Last week was a little quiet around here because Gabriel and I were visiting my family in Iowa. All-in-all, it was a good trip, with the unavoidable stresses that result from two toddlers (on completely different nap schedules), two needy dogs, and four adults trying to coexist in one space.
Fortunately, the weather cooperated, so we were able to give the boys lots of outdoor time. Sir rode his cousin’s Balance Bike, while “Cousin NaNa” rocked the tricycle (unlike Sir, he’s mastered pedaling).
My nephew, who’s four months older than Gabriel, did a rather good job saying “Gabriel,” but his pronunciation of “Cousin Gabe” sounded like nothing quite so much as “Cousin Babe.” Thus, Sir has an awesome new nickname.
We returned mid-week and settled back into our normal routine just in time for today — Sir started three-day-a-week childcare with an in-home provider who lives just down the street from us.
I started dreaming about adding more childcare (in addition to the standing one day a week Sir spends with my MIL) back in February, when I found myself stuck inside with a fussy, clingy little thing.
Now that it has come to pass, I’m not so sure. There are plenty of things on the pro side, including more time for me to dedicate to the job hunt and some social interaction and a new and more stimulating environment for Sir (his new care provider incorporates preschool-type activities).
And then there are the cons: the expense of paying for childcare when I’m not working, the question of whether I’ll use this new-found time productively, and my worries about how our usual routine here will translate to a new place.
Will he be able to adjust to the later nap time and napping with other kids? Will he be able to communicate when he needs to use the potty? And, last but not least, what will she feed him?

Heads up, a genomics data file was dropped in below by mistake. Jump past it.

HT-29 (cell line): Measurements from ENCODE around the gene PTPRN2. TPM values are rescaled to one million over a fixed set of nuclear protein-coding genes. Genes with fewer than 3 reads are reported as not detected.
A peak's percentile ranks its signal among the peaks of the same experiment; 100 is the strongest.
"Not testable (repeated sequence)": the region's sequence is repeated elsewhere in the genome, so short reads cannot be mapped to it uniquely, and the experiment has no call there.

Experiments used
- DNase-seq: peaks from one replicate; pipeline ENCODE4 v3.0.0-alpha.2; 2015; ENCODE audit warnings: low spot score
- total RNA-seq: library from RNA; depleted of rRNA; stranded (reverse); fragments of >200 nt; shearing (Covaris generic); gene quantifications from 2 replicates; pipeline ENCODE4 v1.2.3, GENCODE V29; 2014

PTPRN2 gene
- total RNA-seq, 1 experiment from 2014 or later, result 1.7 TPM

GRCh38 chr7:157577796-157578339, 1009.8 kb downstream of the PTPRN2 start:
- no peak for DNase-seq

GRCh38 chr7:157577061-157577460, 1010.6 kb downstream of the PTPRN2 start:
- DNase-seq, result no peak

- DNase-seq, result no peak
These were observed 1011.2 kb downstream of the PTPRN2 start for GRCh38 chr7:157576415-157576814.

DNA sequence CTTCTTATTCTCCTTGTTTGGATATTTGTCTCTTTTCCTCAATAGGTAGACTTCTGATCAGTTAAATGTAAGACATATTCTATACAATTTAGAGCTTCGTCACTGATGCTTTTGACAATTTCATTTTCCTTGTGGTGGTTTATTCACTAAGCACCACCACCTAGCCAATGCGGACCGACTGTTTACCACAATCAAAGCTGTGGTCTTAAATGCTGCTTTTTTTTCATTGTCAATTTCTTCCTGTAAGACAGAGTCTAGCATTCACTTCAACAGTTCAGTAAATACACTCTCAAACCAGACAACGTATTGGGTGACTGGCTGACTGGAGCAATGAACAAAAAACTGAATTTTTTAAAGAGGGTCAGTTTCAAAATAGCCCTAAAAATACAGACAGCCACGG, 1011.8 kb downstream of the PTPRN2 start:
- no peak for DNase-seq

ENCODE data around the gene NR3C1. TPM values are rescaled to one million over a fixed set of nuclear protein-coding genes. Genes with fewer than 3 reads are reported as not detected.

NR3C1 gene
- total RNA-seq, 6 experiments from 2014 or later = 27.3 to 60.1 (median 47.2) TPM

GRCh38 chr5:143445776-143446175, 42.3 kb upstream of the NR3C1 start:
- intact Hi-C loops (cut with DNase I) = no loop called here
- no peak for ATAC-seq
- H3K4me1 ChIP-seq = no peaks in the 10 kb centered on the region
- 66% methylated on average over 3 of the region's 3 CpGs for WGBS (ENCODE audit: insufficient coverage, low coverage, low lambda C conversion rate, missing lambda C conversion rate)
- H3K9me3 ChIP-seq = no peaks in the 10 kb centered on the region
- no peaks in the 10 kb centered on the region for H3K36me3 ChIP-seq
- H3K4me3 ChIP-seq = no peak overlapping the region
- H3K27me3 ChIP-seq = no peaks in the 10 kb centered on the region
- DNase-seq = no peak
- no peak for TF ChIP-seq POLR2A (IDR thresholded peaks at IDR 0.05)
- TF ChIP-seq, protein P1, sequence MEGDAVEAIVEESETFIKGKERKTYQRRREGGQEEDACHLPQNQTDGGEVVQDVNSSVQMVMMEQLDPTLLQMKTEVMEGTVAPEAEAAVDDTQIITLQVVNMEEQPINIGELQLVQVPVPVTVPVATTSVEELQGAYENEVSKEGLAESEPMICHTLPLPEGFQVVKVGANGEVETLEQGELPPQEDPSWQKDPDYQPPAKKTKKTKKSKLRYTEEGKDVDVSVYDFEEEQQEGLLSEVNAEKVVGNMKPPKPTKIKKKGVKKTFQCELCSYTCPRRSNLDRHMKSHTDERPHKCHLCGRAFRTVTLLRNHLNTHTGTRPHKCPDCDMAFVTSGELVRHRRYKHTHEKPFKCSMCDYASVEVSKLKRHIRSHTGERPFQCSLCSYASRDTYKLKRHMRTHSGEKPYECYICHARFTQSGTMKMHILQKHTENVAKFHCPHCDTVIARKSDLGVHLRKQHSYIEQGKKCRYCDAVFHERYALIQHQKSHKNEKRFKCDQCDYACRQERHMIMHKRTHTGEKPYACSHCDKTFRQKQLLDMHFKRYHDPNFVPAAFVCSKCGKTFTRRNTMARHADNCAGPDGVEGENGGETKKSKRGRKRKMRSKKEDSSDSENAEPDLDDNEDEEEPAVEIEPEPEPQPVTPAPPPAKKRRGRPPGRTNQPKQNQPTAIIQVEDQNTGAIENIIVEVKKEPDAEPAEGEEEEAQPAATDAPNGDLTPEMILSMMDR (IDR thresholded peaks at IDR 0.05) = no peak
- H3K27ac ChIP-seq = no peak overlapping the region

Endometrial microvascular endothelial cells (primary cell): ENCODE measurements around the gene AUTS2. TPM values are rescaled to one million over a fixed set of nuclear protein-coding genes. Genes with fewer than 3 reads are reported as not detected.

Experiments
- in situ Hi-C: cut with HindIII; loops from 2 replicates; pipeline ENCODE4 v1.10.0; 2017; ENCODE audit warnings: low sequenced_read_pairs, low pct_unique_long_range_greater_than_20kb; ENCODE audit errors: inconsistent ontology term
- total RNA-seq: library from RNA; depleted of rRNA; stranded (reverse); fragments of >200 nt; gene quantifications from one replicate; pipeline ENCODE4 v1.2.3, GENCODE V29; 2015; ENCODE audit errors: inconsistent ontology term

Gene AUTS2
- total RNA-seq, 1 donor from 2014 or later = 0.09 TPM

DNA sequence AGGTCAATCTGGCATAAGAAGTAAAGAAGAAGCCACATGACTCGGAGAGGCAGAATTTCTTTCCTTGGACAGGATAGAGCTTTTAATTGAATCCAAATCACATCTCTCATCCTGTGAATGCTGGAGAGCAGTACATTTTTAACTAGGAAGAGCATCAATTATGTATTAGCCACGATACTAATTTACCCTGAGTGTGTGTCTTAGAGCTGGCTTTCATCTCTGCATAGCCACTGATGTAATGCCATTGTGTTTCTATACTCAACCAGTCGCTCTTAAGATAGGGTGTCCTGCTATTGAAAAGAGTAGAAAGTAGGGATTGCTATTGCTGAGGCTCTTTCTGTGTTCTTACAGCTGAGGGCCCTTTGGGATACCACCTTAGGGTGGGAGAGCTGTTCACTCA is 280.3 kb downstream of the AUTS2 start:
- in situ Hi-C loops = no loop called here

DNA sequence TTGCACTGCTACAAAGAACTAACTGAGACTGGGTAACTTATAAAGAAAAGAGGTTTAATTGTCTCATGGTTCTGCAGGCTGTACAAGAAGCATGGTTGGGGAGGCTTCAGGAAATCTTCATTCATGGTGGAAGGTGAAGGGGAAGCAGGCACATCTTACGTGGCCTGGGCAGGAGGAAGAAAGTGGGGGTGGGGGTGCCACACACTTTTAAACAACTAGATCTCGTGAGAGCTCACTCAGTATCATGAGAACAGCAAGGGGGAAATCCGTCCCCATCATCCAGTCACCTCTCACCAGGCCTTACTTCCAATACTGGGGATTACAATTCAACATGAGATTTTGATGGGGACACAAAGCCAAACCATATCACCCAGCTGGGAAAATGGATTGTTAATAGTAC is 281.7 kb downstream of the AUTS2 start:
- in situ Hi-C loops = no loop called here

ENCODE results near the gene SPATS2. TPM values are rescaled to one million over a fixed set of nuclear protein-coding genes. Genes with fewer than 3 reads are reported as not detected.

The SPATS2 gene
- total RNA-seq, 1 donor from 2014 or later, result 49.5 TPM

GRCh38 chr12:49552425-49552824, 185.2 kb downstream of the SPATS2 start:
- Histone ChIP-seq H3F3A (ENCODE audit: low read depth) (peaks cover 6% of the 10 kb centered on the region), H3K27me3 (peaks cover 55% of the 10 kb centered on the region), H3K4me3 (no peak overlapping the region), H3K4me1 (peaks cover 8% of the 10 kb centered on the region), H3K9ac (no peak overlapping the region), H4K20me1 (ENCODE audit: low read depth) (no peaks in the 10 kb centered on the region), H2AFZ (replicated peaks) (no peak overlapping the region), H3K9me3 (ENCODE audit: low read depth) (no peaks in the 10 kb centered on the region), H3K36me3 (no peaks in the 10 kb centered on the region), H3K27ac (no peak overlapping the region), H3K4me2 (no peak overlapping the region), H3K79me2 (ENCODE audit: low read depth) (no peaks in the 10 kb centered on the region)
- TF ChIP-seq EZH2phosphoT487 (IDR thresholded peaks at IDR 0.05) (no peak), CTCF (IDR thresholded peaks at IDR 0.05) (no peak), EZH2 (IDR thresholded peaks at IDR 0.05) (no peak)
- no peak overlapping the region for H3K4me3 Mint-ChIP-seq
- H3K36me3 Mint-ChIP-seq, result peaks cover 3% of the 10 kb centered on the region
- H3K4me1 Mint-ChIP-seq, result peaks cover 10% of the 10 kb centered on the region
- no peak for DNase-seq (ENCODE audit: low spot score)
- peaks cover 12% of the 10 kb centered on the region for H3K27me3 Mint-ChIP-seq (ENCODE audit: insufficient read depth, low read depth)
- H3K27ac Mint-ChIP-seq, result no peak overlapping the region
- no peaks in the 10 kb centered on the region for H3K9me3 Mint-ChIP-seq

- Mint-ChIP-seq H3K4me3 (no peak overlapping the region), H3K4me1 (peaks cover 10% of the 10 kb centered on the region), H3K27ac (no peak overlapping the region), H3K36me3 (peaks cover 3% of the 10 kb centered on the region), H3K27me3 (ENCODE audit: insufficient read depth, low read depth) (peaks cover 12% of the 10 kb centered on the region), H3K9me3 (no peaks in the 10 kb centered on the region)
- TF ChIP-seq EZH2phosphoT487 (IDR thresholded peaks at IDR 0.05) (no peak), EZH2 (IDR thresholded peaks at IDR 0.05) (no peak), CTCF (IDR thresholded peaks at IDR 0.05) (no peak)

Yeah, the food. Since Mrs. L sometimes serves meat, my plan was to provide an alternative for that part of lunch, probably some variety of beans most days, to go along with whatever else she served for lunch.
I somewhat calmed my fears about what that other food would be (food from BPA-lined cans? processed cheese? other salt- and sweet- and who-knows-what-else-laden processed foods?) by reminding myself that, while I grew up eating a relatively healthy diet, with fresh fruit and veggies (including some from our garden) and a decent bit of whole grains, my diet was far from processed-food-free, and if I survived some less-than-wholesome foods, Sir can too.
Still, I decided that, for the first week, I would pack Sir’s entire lunch, so he would have a guaranteed healthy (and familiar) meal, in addition to whatever Mrs. L provided for the morning and afternoon snack.
This morning, I carefully packed him a container of polenta, seasoned beans, and broccoli and snow pea stir-fry, plus a few nibbles of leftover Thai food.
We walked down the street to Mrs. L’s (yes, childcare within walking distance, a HUGE perk in my book!), and I went through some notes I’d made, showed her the bag with his sun-protective gear, and went to leave, only to realize that I’d forgotten his lunch.
I told her that I’d packed his lunch today and would run home to get it, and she said, “Oh, he can just eat what we’re having, I was planning SpaghettiOs for today.”
I froze, unsure how to proceed. It was sweet that she’d planned a vegetarian menu for all of the kids on Sir’s first day, but, um, SpaghettiOs? That’s like a collision of processed food nightmare ingredients combined in a BPA-lined can! AHHHH!
(Also, my youngest sister went through a phase where all she ate was SpaghettiOs — what if they’re addicting? What is that the ONLY food he will eat from now on???)
For the sake of simplicity, and not seeming like a crazy, over-protective food snob mom, and to avoid possible upset if I left, returned, and left again, I acquiesced to him eating her planned lunch.
It’s just today, right?
Deep breaths . . . .